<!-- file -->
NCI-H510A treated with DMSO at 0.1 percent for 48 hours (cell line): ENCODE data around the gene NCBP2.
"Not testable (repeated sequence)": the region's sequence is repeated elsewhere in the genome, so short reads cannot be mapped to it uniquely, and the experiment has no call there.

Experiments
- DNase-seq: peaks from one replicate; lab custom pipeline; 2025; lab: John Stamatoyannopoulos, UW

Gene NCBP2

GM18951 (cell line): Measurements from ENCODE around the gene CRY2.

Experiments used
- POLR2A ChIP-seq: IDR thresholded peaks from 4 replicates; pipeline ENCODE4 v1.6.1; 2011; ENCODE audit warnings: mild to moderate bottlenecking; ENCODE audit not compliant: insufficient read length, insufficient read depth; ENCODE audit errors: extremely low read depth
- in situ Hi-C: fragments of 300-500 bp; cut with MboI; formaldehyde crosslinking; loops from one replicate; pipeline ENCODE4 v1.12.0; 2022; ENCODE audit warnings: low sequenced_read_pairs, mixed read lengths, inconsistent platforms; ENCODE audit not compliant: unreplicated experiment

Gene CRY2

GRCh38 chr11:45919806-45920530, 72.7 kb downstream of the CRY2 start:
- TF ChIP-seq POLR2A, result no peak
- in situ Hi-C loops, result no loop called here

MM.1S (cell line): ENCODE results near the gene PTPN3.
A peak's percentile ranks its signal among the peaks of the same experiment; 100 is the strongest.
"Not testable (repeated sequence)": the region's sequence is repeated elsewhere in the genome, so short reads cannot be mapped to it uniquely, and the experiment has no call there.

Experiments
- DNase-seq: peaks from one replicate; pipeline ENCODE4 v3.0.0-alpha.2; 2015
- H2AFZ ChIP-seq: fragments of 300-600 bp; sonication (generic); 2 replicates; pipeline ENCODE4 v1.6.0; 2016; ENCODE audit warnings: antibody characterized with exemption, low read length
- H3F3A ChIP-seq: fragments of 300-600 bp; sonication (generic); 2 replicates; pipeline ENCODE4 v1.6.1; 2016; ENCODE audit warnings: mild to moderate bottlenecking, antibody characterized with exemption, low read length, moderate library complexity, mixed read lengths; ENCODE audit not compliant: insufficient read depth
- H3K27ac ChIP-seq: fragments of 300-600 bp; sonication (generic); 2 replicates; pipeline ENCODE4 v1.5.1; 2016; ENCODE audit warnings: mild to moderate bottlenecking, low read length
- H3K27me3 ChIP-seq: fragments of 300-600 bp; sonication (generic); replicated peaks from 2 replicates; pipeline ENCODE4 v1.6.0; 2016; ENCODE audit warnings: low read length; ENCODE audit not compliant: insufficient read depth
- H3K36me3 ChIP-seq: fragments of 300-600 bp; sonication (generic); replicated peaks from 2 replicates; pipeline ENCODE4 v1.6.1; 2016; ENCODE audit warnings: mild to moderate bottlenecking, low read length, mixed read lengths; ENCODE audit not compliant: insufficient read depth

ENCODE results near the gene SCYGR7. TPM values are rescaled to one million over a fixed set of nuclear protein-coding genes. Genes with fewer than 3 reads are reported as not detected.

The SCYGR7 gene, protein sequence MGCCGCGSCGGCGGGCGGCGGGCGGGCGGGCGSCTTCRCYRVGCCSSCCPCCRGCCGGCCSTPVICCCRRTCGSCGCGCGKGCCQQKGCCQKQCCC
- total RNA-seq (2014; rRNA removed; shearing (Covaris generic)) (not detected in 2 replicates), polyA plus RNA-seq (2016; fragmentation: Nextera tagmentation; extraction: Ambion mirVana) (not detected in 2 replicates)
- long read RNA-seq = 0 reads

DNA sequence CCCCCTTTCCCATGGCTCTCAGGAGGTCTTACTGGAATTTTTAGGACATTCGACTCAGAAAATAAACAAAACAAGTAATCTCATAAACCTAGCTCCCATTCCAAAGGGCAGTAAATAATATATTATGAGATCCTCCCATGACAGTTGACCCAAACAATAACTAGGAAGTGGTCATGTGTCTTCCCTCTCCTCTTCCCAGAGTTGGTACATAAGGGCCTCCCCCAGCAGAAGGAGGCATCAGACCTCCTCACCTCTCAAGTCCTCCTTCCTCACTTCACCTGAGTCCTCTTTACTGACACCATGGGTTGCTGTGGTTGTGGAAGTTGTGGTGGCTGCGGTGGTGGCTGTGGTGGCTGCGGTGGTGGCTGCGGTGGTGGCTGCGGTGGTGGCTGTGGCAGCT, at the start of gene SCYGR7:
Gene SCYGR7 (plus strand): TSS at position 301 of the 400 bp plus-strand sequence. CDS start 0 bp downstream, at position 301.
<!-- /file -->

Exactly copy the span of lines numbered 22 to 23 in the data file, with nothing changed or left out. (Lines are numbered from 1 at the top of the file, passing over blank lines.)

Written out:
- H3K27me3 ChIP-seq: fragments of 300-600 bp; sonication (generic); replicated peaks from 2 replicates; pipeline ENCODE4 v1.6.0; 2016; ENCODE audit warnings: low read length; ENCODE audit not compliant: insufficient read depth
- H3K36me3 ChIP-seq: fragments of 300-600 bp; sonication (generic); replicated peaks from 2 replicates; pipeline ENCODE4 v1.6.1; 2016; ENCODE audit warnings: mild to moderate bottlenecking, low read length, mixed read lengths; ENCODE audit not compliant: insufficient read depth